|A Game of Thrones LCG | Published 09 June 2011|
Greetings, A Game of Thrones fans! Today, we present our final LCG Days winner’s commentary. Greg Atkinson was the A Game of Thrones: The Card Game Overall Regional Champion. Here are Greg’s thoughts on his decks and the tournament!
|My Melee Deck |
|My Joust Deck |
At the Gates
A Time for Ravens
Spending the Winter Stores
Maester Aemon (Core) x1
City of Soldiers
City of Sin
City of Lies
At the Gates
Loyalty Money Can Buy
Kingdom of Shadows x3
Minnesota has twice before been the site of a regional victory for me, however, this one came in a slightly different fashion.
For the Melee portion of the event, I played Lannister White Book. My deck was a Brotherhood Trait manipulation deck that used infamy to keep power off my house. The Agenda was another option to keep power off of my house as I was only running one Kingsguard character. Old Nan, Lion's Gate, Copper Link, Carrion Bird, Horn of Dragons, Dissension and Abandoned Fort created a ton of fun and didn't require that I win any challenges to control the board.
I went 3-0 in my three swiss Melee games, although all the games were close. Having an unkillable Beric Dondarrion really helped provide sustainability to my deck. I placed third at the final table in Melee, but had a chance to win the table if I had played Old Nan on my last turn instead of Abandoned Fort with my remaining two gold. Just a heads up to all of you Melee players out there: if someone plays Ahead of the Tide on a turn on which they reveal Valar, they clearly feel they can win that turn. And never make a deal with Kennon, he will break it when it stops serving him.
For the Joust portion of the event, I played Martell City of Shadows. The deck uses the typical Martell control (Venomous Blade, Burning on the Sand, A Game of Cyvasse, He Calls it Thinking) combined with the Shadows control locations of The Black Cells and Alchemist’s Guild Hall. It ran a full assortment of characters that could be used to close the game out (Shadows Tyrion, Southron Mercenaries, Red Viper, Arianne Martell), so I would try to get a control lock in place, then close out the game with a power grabbing character.
I went 4-1 in swiss, losing to Luke Reed in a game that went to time. We cut to top 4, and after winning my first game, I lost in a tough, 12 plot battle to Luke Reed again. I thought I had set up the control lock against Luke with multiple Black Cells in play, but he marshaled the Red Viper and swept to a 7 power turn for the win.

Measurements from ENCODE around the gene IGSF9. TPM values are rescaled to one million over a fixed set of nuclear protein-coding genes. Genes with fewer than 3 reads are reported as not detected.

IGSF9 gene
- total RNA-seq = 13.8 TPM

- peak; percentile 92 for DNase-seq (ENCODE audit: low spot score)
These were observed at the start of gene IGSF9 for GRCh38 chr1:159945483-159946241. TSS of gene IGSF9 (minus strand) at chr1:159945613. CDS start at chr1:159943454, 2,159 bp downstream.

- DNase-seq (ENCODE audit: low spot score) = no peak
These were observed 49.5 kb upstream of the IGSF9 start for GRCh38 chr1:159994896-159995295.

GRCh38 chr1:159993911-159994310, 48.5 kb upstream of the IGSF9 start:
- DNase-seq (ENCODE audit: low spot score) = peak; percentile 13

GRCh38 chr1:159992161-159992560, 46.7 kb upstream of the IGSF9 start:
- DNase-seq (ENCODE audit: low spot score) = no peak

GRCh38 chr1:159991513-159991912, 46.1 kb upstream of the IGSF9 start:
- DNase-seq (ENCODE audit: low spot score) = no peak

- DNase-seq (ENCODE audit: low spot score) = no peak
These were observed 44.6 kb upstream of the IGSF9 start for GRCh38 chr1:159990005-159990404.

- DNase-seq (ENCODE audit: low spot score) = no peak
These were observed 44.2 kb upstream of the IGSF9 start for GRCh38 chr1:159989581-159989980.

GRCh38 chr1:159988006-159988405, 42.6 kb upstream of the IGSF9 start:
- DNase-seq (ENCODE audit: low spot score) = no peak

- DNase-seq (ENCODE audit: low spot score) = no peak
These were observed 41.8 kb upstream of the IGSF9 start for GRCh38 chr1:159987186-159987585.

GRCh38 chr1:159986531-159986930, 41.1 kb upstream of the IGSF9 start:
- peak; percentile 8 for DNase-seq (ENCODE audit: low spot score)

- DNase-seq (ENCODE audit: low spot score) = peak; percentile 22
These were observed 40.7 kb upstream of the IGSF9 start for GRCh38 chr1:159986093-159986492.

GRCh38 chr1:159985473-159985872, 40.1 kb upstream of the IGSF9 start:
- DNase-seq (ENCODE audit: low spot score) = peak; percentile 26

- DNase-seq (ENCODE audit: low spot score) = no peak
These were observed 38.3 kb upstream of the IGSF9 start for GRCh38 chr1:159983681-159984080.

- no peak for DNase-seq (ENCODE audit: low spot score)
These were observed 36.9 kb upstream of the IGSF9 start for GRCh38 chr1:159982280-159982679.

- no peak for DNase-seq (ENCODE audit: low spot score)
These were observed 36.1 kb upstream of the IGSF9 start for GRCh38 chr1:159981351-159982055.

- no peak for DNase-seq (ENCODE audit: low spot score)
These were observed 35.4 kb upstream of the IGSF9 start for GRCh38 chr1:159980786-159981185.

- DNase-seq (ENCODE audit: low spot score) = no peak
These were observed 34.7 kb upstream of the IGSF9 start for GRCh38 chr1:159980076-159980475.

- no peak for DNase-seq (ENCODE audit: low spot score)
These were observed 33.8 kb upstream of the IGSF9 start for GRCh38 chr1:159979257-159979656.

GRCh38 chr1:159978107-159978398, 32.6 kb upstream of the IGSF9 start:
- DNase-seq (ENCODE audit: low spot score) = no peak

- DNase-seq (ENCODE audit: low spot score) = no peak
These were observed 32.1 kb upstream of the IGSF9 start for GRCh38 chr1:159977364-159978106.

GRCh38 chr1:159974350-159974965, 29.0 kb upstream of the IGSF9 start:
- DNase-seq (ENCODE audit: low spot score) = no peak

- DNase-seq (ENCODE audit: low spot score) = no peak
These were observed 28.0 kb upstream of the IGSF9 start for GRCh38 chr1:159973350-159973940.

So I won the Overall Regional Championship in total points and came home with the trophy and a first round bye at Gen Con. It was the first time I've ever won an event without winning one of the two major events.
Based on George R.R. Martin's bestselling fantasy epic A Song of Ice and Fire, A Game of Thrones: The Card Game, playable by 2-4 players, brings the beloved heroes, villains, locations, and events of the world of Westeros to life through innovative game mechanics and the highly strategic game play. The Living Card Game format allows players to customize their gaming experience with monthly Chapter Pack expansions to the core game.
The Agenda was an idea from Mathias Fricot. I only had to use its "drawback" one time, and by then it actually didn't even matter in the game. I have since used that deck with the Maester Agenda, and I like it slightly better doing it that way.
The usage of the White Book agenda is the brainchild of Mathias Fricot so props goes to him.
Well-written sir. I've been using Horn of Dragons in my Targ Heir deck, along with Rhaegar's Harp and some chain shenanigans. I use it to steal, for example, Beric with Flaming Sword or Fat Bob and have the new Daenerys-dragons-don't-kneel to rack up the win. I'm impressed with the use of the agenda in order to keep power off of your house card, though - that's truly brilliant!
Congratulations on the over all champion placement . The melee deck seems really interesting and fun to play with.